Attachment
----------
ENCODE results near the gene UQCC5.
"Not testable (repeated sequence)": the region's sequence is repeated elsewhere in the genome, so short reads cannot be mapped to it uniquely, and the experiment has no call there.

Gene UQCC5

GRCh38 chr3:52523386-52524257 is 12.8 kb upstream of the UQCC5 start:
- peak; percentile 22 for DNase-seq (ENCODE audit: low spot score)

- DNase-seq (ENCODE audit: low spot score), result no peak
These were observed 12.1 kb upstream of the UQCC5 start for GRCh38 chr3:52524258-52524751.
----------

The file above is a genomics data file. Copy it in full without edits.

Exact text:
ENCODE results near the gene UQCC5.
"Not testable (repeated sequence)": the region's sequence is repeated elsewhere in the genome, so short reads cannot be mapped to it uniquely, and the experiment has no call there.

Gene UQCC5

GRCh38 chr3:52523386-52524257 is 12.8 kb upstream of the UQCC5 start:
- peak; percentile 22 for DNase-seq (ENCODE audit: low spot score)

- DNase-seq (ENCODE audit: low spot score), result no peak
These were observed 12.1 kb upstream of the UQCC5 start for GRCh38 chr3:52524258-52524751.